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ST. HAROLD VI., KING OF DENMARK, M.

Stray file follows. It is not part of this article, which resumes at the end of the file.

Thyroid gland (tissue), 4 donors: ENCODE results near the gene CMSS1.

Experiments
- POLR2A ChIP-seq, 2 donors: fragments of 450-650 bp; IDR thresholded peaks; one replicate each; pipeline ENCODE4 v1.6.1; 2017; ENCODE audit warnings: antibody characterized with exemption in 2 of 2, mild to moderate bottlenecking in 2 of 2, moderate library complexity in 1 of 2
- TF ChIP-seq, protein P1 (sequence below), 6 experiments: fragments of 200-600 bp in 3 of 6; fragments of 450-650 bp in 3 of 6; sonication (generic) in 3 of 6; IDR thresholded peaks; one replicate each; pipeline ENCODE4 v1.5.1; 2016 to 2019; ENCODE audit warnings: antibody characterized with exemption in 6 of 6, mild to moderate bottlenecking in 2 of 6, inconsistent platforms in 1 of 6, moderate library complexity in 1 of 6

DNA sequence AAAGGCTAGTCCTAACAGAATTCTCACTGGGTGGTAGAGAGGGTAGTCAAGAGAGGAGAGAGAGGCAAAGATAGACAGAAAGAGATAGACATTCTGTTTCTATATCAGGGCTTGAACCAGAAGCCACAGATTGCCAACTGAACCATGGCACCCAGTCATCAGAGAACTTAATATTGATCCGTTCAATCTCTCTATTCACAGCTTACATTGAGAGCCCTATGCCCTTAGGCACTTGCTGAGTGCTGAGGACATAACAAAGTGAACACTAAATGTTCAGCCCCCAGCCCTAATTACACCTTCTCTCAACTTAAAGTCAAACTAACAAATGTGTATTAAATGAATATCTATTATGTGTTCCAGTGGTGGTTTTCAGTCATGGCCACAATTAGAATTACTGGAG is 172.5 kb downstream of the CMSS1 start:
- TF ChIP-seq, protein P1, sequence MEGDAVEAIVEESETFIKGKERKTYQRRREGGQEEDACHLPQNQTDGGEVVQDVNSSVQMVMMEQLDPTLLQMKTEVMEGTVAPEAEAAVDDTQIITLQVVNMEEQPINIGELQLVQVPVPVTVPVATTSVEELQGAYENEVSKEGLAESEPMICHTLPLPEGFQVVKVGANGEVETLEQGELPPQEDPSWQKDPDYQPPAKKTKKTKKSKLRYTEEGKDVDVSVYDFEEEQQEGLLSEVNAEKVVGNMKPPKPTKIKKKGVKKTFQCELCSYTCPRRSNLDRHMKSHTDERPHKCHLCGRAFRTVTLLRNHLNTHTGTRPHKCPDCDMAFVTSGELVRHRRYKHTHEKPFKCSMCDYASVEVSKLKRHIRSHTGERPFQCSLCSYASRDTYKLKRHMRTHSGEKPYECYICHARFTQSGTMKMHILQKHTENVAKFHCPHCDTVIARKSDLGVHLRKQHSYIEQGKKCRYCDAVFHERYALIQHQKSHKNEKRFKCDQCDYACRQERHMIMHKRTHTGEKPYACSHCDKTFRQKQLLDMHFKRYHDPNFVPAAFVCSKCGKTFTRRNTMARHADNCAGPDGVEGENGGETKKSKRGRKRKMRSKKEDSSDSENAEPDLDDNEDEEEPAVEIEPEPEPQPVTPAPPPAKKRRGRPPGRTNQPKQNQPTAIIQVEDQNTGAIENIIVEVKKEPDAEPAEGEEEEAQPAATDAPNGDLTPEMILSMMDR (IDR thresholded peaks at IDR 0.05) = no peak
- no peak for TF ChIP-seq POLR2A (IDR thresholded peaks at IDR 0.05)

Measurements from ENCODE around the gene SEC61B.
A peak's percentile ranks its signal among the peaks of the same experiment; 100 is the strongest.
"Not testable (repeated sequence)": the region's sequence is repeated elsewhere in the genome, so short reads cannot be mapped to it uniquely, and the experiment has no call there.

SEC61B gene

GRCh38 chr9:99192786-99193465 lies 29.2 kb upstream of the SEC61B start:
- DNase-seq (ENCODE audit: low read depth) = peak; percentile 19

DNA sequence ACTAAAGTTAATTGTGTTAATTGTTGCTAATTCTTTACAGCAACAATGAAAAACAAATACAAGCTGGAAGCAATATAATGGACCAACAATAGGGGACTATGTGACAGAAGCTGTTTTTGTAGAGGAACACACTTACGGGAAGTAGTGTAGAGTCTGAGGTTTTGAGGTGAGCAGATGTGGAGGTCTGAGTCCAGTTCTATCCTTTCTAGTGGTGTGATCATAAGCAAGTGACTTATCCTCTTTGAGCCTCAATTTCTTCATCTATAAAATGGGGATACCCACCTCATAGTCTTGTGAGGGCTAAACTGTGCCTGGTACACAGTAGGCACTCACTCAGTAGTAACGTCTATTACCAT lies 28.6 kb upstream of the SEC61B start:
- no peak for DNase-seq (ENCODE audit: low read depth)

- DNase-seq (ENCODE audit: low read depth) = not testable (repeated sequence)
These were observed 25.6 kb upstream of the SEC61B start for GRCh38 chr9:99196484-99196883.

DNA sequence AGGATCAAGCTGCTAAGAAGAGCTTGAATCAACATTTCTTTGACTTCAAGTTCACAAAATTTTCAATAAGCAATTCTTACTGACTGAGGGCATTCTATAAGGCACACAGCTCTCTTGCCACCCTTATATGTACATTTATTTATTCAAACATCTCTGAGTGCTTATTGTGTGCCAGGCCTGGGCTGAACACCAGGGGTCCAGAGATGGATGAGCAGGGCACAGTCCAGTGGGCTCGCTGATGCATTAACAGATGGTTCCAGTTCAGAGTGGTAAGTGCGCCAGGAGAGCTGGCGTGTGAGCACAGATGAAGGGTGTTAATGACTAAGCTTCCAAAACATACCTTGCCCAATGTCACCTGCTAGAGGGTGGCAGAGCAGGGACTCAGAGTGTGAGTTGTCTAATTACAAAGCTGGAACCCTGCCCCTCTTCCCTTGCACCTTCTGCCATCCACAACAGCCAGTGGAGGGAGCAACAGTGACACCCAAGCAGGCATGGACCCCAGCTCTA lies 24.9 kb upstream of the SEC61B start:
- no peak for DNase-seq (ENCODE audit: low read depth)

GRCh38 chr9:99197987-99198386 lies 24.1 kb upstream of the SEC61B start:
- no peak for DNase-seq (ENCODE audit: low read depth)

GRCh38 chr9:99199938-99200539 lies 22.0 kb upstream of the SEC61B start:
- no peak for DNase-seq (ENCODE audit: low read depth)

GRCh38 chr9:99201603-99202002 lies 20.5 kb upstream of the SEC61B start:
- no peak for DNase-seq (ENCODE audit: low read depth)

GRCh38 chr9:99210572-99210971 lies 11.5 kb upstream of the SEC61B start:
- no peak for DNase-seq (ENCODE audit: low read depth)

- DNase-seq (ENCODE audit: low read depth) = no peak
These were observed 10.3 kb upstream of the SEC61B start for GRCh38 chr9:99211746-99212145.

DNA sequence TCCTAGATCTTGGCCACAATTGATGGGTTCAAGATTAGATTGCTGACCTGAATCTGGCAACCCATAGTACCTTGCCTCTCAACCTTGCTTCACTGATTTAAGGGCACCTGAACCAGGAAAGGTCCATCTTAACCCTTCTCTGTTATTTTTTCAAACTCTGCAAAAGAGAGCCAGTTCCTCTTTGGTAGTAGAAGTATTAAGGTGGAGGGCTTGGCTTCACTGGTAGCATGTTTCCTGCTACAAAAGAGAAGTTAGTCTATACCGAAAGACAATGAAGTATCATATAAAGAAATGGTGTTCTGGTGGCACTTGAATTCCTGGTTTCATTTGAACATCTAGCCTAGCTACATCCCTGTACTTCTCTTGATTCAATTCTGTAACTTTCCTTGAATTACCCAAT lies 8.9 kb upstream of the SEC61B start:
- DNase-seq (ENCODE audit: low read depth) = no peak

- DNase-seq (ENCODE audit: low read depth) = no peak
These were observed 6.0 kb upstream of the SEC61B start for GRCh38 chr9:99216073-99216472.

THE archbishops of Bremen from St. Willehad the apostle of Saxony, and St. Anscharius, the first archbishop of Bremen, labored successively in planting the faith in the northern parts of Europe. Eric the Younger, king of Denmark, was converted to the faith by St. Anscharius. But his successors persecuted the Christians till Fronto VI. king of Denmark, brother and successor of Swein I., embraced the faith of Christ in his wars in England, and sent an ambassador to pope Agapetus II., about the year 950; but died before the return of the embassy, so that his conversion produced little fruit in that nation. Gormo III., the third king from him, was a cruel persecutor of the Christians, and demolished a church which they had built at Sleswic. But marrying Thyra, an English princess, he promised to become a Christian. His son and successor, Harold VI., surnamed Blodrand, embraced the faith with great ardor, and filled his dominions with churches and preachers; in which he was chiefly assisted by Adalbag, the most zealous archbishop of Bremen, the seventh from St. Anscharius, contemporary with Otho the Great, who, about the same time, founded the city and church of Magdeburgh. Adalbag instituted three bishoprics in Jutland, which this king endowed. When he had reigned many years, his son Swein, surnamed Tweskegk, who remained at that time an idolater,* stirred up the people to demand the restoration of their idols, and their ancient liberty to plunder their neighbors. The king was wounded in battle by one Toko, a leader of the malecontents, and died some days after of his wounds, on the 1st of November, 980. He was buried in the church of the Holy Trinity, which he had founded at Roschilde, and which continues to this day the burial-place of the Danish kings. On a pillar in the choir, over the grave of this king, is his effigies, with this inscription: “Harold king of Dacia, (or Denmark,) England, and Norway, founder of this church.” Though many historians style him martyr, he is not named in the Roman Martyrology. See Vetus Historia Regum Dani, prefixed to Lindenbruch’s edition of Adam Bremensis.










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